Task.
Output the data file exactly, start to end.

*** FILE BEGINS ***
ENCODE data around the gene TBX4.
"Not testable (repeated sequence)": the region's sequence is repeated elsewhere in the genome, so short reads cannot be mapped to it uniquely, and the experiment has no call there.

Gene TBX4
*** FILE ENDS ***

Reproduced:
ENCODE data around the gene TBX4.
"Not testable (repeated sequence)": the region's sequence is repeated elsewhere in the genome, so short reads cannot be mapped to it uniquely, and the experiment has no call there.

Gene TBX4